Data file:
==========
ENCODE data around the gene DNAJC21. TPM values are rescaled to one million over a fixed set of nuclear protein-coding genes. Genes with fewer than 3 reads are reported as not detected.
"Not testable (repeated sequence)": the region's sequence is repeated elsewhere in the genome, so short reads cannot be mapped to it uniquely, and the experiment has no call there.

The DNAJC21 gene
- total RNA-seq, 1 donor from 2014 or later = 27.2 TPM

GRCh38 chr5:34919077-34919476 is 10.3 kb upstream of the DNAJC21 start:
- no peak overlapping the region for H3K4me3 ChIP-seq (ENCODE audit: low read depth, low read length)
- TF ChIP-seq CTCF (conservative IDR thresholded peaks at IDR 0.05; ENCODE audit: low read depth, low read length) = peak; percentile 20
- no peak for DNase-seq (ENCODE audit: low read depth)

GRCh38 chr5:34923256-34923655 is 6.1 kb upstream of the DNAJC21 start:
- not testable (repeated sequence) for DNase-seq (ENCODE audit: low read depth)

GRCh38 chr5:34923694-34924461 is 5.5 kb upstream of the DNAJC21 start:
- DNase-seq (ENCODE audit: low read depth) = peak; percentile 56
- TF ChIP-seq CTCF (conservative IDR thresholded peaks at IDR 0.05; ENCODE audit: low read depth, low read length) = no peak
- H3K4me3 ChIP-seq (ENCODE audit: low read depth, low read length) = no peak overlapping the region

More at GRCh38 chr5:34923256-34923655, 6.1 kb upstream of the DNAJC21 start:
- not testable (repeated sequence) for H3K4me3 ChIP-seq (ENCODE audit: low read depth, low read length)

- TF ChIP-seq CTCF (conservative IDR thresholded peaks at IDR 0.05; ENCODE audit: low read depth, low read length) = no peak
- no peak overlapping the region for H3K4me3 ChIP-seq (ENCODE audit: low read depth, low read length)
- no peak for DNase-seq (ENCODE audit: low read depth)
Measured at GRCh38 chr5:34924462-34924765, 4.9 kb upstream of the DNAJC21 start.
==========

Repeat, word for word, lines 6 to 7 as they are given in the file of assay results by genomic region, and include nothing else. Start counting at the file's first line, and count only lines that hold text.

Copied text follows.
- no peak overlapping the region for H3K4me3 ChIP-seq (ENCODE audit: low read depth, low read length)
- TF ChIP-seq CTCF (conservative IDR thresholded peaks at IDR 0.05; ENCODE audit: low read depth, low read length) = peak; percentile 20